The perceptual consequences of lesion-induced plasticity can include, depending on the site of the lesion, a recovery of function or perceptual distortions. PHANTOM LIMB sensation following limb amputation has been linked by Ramachandran (1993) to experimentally induced somatosensory cortical plasticity. For arm amputations, there is often a sensation of stimulation of the absent hand when stroking the limb stump or the cheek. Human patients suffering a loss of central retinal input (by, e.g., age-related macular degeneration) often adopt a preferred retinal locus in the intact retina for targeting visually guided eye movements. Lesions in area MT, an area that plays a role in the perception of movement and the tracking of moving objects by the eyes, initially leads to a loss of smooth pursuit eye movements, but within a few days this function recovers. It is well known that following stroke there are varying degrees of functional recovery. Though this recovery had been thought to involve a return to health of metabolically compromised but not destroyed tissue, it may well be that intact areas of cortex are taking over the function of adjacent cortical regions that have been destroyed.

The mechanisms available to the cortex for functional recovery following lesions are likely to be used for normal sensory processing. It is likely that perceptual learning involves analogous changes in cortical topography. LEARNING in general has been divided into categories including declarative or explicit learning (including the learning of events, facts, and objects) and nondeclarative or implicit learning (including procedural, classical CONDITIONING, priming, and perceptual learning). These different forms of learning may be distinguished less on the basis of the underlying synaptic mechanisms than on the brain region in which the memory is stored. While one ordinarily associates sensory learning with the acquisition and storage of complex percepts and with the temporal lobe, it has been known for well over a hundred years that it is possible to improve one's ability to discriminate simple sensory attributes. Some characteristics of perceptual learning are suggestive of the involvement of early stages in sensory processing.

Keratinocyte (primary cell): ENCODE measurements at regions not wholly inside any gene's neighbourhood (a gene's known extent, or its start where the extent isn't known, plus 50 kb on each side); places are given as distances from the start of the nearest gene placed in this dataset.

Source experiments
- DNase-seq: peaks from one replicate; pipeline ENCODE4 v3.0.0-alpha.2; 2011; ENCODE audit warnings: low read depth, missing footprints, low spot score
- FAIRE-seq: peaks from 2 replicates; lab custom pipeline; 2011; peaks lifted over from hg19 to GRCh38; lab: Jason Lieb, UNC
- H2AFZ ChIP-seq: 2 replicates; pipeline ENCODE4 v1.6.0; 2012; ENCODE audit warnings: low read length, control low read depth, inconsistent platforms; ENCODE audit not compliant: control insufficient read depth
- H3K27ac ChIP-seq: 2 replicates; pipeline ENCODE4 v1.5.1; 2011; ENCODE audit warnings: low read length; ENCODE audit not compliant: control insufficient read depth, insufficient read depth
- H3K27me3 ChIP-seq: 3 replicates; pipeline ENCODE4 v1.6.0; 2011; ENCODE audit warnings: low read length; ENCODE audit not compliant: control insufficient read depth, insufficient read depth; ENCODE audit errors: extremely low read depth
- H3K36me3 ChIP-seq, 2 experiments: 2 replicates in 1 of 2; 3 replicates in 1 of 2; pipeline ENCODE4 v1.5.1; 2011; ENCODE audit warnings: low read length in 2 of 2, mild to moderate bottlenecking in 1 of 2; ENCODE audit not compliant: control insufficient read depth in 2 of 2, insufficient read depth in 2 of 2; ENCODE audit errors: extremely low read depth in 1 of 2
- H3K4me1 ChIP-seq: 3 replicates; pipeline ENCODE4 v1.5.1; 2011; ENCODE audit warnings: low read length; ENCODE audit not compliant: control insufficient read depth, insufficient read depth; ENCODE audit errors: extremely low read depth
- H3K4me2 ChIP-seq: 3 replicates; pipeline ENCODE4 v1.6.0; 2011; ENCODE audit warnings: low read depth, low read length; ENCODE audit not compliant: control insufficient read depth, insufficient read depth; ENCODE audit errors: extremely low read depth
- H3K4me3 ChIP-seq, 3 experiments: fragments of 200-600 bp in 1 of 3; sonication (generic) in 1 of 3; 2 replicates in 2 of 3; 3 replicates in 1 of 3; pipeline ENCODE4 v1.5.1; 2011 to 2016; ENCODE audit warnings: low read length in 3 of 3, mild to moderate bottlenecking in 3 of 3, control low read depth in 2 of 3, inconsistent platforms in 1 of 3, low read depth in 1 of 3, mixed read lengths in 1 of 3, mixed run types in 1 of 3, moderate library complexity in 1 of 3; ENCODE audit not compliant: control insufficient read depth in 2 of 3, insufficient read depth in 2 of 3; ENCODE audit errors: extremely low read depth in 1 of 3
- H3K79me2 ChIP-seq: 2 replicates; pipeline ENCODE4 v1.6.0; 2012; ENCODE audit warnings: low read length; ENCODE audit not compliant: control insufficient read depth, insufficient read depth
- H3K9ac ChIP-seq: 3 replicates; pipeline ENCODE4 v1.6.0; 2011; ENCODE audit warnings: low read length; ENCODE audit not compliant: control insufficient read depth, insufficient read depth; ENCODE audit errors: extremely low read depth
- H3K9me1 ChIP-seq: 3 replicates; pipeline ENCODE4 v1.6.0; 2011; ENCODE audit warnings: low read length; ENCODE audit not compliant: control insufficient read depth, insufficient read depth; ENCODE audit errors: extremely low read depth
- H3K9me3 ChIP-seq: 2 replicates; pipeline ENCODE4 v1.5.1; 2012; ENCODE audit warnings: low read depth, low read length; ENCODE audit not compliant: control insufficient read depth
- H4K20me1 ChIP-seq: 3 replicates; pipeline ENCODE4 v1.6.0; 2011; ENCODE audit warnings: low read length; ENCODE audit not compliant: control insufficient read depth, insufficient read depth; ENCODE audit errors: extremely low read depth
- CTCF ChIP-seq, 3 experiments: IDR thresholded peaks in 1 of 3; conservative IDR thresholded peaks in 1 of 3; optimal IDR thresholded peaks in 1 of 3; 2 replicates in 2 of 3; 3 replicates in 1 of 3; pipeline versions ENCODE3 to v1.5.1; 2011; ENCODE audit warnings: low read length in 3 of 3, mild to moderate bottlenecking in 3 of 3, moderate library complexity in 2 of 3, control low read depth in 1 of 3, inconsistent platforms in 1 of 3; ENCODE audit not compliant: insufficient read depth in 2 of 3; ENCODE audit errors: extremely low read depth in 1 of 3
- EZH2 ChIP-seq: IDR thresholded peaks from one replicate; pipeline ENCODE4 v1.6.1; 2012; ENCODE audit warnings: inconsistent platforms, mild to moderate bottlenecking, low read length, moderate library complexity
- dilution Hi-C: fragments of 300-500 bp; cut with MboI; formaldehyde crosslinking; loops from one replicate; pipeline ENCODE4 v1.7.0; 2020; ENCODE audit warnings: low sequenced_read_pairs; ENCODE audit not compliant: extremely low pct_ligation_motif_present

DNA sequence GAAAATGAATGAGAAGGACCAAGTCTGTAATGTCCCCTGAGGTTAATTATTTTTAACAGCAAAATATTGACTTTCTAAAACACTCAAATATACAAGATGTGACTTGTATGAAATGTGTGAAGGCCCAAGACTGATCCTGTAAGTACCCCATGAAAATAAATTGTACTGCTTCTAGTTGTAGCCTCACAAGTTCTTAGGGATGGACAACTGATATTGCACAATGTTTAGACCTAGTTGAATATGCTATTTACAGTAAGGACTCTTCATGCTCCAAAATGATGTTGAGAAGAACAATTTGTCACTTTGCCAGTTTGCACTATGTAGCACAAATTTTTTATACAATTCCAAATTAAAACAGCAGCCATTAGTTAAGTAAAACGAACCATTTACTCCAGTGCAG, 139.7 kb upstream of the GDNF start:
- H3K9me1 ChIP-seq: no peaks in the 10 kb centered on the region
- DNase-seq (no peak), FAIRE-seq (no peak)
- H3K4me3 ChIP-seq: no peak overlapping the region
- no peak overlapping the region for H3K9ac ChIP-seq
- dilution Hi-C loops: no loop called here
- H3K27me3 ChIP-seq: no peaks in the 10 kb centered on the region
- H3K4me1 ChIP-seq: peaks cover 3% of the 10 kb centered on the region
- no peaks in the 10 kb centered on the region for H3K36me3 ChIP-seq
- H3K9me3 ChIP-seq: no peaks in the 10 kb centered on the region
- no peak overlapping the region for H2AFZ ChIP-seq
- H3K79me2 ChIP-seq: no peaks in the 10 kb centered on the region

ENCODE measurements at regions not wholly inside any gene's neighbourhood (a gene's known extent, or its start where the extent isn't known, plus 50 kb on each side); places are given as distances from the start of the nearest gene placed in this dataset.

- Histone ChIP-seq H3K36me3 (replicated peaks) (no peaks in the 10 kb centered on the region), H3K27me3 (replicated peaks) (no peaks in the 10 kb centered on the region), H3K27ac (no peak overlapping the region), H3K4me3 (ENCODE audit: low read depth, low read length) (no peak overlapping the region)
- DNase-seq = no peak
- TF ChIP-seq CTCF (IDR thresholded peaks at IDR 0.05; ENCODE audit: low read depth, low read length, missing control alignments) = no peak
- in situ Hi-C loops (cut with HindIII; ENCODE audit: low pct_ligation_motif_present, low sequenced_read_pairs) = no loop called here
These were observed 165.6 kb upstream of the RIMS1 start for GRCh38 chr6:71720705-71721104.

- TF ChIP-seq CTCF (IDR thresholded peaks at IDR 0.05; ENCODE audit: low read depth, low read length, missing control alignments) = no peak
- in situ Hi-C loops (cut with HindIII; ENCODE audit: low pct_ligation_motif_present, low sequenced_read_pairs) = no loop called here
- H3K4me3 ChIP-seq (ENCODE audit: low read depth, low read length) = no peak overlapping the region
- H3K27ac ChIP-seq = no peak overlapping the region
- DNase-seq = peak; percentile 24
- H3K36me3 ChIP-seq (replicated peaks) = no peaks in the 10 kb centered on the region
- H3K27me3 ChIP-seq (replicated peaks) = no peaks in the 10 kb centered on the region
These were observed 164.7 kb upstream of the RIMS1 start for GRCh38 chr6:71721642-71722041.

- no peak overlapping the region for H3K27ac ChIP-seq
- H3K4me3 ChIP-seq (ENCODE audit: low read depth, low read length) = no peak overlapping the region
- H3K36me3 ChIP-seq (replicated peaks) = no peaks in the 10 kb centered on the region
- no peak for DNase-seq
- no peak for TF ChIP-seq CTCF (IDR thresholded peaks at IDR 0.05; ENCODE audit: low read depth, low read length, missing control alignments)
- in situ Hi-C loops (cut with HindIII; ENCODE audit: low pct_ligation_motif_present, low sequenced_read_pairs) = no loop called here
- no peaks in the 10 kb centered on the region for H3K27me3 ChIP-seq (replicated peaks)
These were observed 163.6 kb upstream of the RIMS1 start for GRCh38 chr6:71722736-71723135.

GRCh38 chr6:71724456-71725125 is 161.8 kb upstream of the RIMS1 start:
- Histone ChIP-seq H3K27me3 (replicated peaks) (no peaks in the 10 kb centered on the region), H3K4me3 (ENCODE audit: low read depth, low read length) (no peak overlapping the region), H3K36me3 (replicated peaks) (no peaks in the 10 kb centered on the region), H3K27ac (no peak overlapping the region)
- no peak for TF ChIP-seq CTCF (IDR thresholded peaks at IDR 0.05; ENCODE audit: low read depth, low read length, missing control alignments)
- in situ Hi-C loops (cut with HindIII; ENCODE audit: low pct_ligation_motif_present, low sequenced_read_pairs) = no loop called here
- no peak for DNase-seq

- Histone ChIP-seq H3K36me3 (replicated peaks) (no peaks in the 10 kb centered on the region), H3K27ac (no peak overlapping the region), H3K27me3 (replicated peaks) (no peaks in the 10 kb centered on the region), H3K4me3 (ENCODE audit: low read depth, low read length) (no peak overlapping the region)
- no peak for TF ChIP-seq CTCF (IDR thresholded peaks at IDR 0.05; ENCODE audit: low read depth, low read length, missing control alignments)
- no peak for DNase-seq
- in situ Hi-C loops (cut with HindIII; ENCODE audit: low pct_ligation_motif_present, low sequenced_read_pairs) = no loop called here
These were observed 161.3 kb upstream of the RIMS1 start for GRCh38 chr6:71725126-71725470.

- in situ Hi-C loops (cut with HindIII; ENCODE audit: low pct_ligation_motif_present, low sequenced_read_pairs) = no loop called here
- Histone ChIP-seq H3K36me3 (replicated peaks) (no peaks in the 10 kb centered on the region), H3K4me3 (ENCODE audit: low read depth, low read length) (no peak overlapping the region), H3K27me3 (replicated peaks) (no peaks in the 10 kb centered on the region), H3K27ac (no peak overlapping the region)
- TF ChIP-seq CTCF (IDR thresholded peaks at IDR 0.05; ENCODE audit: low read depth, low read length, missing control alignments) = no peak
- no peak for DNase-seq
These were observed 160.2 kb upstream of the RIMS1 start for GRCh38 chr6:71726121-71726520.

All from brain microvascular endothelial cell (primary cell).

Perceptual learning has been shown to apply to a wide range of sensory tasks, including visual acuity, hue discrimination, velocity estimation, acoustic pitch discrimination, and two-point somatosensory acuity. This is a form of implicit learning, generally not reaching conscious awareness or requiring error feedback, but is associated with repetitively performing discrimination tasks.

The evidence supporting the idea that the neural substrate for perceptual learning is found in primary sensory cortex comes from the specificity of the learning and from physiological studies demonstrating cortical changes in animals trained on simple discrimination tasks. Improvement in a visual discrimination task at one position in the visual field, for example, does not transfer to other locations. Since the highest spatial resolution is seen in primary visual cortex, where the receptive fields are the smallest and the topography most highly ordered, one might expect to find the basis for specificity there. The learning also shows no transfer to orthogonal orientations, again indicative of early cortical stages where selectivity for stimulus orientation is sharpest. On the other hand, the learning is also specific for stimulus configuration or the context within which a feature is embedded during the training period, which may point toward a feedback influence from higher-order cortical areas providing information about more complex features.